Stefanik Statement on House Democrats’ Partisan Anti-Police Bill, Senate Democrats Blocking Debate on JUSTICE Act

June 25, 2020
Press Release

Washington, D.C. – Congresswoman Elise Stefanik released the following statement on House Democrats’ partisan policing bill and Senate Democrats blocking debate on the JUSTICE Act, legislation led by Senator Tim Scott that Congresswoman Stefanik cosponsors in the House.

“Republicans reached out to House Democrats following the tragic murder of George Floyd to begin what we hoped would be bipartisan conversations on a police reform bill,” said Congresswoman Stefanik. “Unfortunately, Democrats completely shut us out of the process and drafted a partisan bill with zero input from their colleagues across the aisle. I am a proud cosponsor of the JUSTICE Act, an important bill with many bipartisan provisions to improve police-community relations, increase transparency and accountability in police forces, and end police brutality. Shamefully, Senate Democrats blocked even having a debate on this legislation.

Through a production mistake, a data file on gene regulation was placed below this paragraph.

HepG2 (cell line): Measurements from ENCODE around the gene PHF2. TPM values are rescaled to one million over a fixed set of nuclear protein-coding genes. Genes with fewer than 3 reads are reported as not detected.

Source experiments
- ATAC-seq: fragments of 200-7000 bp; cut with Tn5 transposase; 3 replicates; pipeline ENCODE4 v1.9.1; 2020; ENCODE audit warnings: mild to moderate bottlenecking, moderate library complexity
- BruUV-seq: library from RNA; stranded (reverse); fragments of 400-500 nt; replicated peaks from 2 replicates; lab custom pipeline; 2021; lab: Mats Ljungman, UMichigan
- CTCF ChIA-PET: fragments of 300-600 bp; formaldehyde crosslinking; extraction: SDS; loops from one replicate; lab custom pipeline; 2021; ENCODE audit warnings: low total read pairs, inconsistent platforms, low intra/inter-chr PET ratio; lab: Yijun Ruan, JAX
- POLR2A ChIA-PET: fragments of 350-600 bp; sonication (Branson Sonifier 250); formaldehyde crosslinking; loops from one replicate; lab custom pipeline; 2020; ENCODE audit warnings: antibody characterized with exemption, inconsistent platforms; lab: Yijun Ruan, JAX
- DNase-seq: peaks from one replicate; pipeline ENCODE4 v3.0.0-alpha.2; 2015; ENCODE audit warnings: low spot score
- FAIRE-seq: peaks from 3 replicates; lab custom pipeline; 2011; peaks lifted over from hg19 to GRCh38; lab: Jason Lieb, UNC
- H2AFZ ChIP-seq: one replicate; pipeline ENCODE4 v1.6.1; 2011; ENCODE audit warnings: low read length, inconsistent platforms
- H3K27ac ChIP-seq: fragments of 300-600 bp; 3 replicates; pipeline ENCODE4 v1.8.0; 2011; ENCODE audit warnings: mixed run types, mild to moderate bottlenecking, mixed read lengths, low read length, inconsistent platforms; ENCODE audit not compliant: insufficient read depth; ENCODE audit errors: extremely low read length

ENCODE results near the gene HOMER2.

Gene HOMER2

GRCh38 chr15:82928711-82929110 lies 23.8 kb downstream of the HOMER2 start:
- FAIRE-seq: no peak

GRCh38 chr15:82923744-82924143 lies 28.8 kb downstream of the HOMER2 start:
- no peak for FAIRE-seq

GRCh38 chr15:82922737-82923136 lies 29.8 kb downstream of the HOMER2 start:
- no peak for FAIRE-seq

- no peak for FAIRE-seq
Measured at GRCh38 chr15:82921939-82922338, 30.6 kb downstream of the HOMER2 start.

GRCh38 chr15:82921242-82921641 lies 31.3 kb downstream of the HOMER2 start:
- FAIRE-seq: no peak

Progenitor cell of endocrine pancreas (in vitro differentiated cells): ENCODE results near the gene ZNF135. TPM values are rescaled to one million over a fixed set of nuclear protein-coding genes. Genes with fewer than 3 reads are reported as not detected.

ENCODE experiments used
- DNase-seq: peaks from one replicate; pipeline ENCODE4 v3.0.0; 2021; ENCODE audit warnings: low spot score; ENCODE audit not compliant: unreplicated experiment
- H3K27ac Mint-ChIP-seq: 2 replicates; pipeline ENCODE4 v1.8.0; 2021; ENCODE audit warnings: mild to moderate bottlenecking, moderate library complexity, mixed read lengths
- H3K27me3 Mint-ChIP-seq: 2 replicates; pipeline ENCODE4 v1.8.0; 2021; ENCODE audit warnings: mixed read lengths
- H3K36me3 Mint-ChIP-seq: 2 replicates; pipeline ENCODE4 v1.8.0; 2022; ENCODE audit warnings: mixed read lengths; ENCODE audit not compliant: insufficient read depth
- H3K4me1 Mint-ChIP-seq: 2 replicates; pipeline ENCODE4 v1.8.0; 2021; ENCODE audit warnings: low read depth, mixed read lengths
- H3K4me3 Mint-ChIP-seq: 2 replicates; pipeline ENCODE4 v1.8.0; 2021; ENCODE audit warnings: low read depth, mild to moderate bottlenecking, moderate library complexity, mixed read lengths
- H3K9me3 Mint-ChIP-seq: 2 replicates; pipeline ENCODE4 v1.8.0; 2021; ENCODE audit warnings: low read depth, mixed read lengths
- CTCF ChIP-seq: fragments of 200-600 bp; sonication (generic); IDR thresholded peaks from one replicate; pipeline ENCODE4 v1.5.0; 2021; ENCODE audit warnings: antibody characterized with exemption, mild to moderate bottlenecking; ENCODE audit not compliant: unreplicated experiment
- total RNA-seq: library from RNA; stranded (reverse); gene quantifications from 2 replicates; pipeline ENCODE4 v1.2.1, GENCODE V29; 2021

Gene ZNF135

“Our North Country law enforcement has strong relationships with our communities and local leaders, and the House Democrats’ partisan bill will impede the ability of officers  to do their jobs effectively, deprive them of necessary surplus safety equipment, and will have extremely negative consequences for our public safety. I continue to urge House Democrats to work across the aisle and consider the JUSTICE Act – a meaningful legislative proposal filled with bipartisan provisions.”

The Democrats’ partisan bill includes these provisions that inhibit law enforcement from effectively doing their jobs:

  • Eliminates qualified immunity protections for federal, state, and local law enforcement officers, which protects officers in placed in high pressure situations by criminals through no fault of their own, as long as they do not violate clearly established statutory or constitutional rights.
  • Lowers the standard for federal civil rights lawsuits to allow officer convictions even if the officer’s intent was to protect themselves and the suspect and not deprive a person of a federal right. 
  • Creates an overly broad registry of police misconduct, that includes complaints that would not hold up in a court of law.
  • Limits access to surplus equipment through the Department of Defense’s 1033 program that law enforcement agencies use to protect officers and serve communities in life threatening situations such as natural disasters.